“This is the first of many to come,” Amy Lynch, a former SEC regulator and president of FrontLine Compliance, told MarketWatch. “The SEC informed the industry that this is an area they are investigating over the last year. You gave every warning. “…
Under the chairmanship of Gary Gensler, the SEC has made it a top priority to regulate what publicly traded companies are required to disclose about risks related to climate change and the environment, new information about their human resources policies, and other policies that have an impact on social issues.
At the same time, it has telegraphed its intention to hold investment managers accountable for clearly disclosing the principles they apply in developing sustainable mutual funds.
“When it comes to sustainability-related investing, there is currently a wide range of what asset managers understand by certain terms and what criteria they use,” Gensler said in a speech last month. “I think investors should be able to drill down to see what’s under the hood of these funds.”
Now in the UK
On September 5, London newspaper Mail on Sunday reported that British Prime Minister Boris Johnson had decided to take Tariq Fancy’s advice to make climate change financial a government issue while sticking to the idea of investing Can have power a more sustainable economy. Fancy is a former CIO of sustainability at BlackRock who has spoken publicly about his belief that, in his view, investing in ESG is at best what he calls a dangerous distraction. The paper reported:
“Boris Johnson will be meeting with pension and insurance bosses on Downing Street next month to work out plans to channel billions of pounds into pension funds into ‘green’ projects.
A source said there will be in-depth discussions on how pension funds can be diverted into initiatives such as installing solar panels in homes and providing charging points for electric cars.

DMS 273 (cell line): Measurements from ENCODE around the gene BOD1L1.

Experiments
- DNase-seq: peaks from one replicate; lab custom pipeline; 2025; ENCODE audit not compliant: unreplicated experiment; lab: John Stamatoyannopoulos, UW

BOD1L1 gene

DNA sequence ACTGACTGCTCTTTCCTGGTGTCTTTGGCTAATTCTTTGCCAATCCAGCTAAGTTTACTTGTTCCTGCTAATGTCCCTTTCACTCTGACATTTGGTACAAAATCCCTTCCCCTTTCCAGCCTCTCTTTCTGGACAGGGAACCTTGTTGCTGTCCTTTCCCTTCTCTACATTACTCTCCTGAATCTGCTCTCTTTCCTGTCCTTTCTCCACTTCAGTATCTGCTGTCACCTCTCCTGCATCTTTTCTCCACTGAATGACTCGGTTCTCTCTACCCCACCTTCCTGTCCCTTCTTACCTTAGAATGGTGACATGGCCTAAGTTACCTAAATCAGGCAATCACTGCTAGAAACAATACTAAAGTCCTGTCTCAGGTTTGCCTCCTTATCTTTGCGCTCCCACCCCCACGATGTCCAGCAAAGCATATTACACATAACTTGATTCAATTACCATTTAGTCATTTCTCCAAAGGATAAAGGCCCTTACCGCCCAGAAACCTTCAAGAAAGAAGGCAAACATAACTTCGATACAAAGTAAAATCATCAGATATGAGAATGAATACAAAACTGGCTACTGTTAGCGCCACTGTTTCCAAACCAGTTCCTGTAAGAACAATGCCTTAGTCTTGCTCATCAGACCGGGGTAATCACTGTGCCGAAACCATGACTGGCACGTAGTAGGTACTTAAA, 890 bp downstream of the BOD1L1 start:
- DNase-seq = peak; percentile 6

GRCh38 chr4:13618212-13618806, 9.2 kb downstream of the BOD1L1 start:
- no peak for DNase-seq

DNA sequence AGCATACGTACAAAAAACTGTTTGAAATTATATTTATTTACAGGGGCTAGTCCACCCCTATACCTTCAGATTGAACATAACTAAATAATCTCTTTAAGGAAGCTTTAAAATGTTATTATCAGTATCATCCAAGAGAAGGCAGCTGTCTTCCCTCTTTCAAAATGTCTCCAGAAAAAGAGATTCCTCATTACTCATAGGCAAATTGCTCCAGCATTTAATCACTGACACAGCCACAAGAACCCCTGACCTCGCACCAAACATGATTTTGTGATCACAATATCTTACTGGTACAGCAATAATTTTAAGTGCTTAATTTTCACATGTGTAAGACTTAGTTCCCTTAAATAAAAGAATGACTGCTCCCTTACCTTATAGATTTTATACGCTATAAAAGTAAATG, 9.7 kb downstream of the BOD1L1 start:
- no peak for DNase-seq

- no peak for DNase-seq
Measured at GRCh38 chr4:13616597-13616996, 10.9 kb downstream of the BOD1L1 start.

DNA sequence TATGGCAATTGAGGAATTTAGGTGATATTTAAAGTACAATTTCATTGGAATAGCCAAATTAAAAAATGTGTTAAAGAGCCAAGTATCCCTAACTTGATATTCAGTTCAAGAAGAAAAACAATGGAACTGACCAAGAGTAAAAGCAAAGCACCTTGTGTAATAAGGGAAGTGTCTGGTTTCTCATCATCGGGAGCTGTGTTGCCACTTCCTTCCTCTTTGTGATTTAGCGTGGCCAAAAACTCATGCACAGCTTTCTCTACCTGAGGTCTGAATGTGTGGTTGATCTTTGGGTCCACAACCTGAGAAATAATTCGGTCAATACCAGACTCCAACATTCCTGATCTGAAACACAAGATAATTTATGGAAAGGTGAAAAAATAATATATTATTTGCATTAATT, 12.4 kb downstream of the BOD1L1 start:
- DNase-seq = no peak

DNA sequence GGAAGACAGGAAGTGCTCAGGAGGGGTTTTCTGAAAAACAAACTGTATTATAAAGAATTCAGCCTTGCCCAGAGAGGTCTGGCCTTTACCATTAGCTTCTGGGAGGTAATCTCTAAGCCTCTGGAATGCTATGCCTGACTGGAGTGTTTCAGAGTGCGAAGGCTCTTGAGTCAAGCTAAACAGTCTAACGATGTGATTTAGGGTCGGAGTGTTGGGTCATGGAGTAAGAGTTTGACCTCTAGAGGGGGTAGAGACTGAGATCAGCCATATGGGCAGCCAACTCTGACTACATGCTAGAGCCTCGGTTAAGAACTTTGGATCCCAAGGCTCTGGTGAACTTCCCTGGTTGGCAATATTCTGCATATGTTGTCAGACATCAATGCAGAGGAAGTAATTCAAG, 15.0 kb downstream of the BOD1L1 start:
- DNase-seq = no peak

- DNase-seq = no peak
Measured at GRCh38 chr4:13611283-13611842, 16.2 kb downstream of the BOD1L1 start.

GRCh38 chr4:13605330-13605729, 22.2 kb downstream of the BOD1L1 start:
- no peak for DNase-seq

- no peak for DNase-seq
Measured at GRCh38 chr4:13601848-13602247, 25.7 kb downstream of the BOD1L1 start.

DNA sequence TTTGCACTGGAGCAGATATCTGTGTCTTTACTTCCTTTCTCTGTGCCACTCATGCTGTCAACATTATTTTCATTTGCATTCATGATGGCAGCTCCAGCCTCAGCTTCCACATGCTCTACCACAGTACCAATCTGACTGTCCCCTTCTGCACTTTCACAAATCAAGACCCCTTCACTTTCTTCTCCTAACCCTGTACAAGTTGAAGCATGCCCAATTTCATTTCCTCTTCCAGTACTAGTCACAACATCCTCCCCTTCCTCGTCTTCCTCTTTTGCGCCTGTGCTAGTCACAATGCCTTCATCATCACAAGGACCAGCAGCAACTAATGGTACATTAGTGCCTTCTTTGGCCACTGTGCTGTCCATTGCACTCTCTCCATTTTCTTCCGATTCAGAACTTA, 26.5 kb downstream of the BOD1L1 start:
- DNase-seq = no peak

There is more than £ 1 trillion in defined contribution pensions – including occupational schemes.
The government hopes to release more of this to invest in Britain’s green economy and “better rebuild” the initiative. Pensions and defined benefit schemes account for an additional £ 2 trillion.
The agenda is expected to provide more detail on how pension funds will be channeled into various projects to achieve “net zero carbon” by 2050 – the commitment to reduce greenhouse gases to offset carbon emissions to combat climate change.
Sources said the Association of British Insurers trade union is meeting separately with City Secretary John Glen this week to discuss the new move.
A source said, “This requires a plan, and the government is probably best suited to it because you need a supply chain that includes investment and the people to get projects done. It is necessary to coordinate and get the right types of projects going. ‘
However, the plans are expected to create controversy as many of these investments are illiquid – that is, they are difficult to buy and sell – which could result in retirement savers trapping some of their cash in assets. “
In the spotlight
Wages before sustainability?
For much of its history, ESG has been almost synonymous with what its proponents often refer to as sustainable investing. However, according to a recent study by Cerulli Associates, a Boston-based American asset management research firm, wealthy American retail investors, when identifying the factors that most influence their investment decisions, prefer companies that they believe pay fair wages , towards companies that are very environmentally conscious. It’s not that they don’t appreciate being environmentally friendly, the study found. It’s just that they value what they see as fair treatment of workers more:
“While the majority (53%) of wealthy respondents say it is important to them to invest in a green company, 65% of respondents prefer investing in companies that pay their workers a fair / living wage. “This result underscores one of the greatest challenges in promoting ESG or sustainable investment products,” says Smith. “With these offers, investors and advisors stick to the ‘E’ and rarely think of ‘S’ or ‘G’.” Particularly noteworthy in these results are the respondents in the three oldest cohorts showing 16 to 25 percentage points more interest than theirs entire ESG interest. “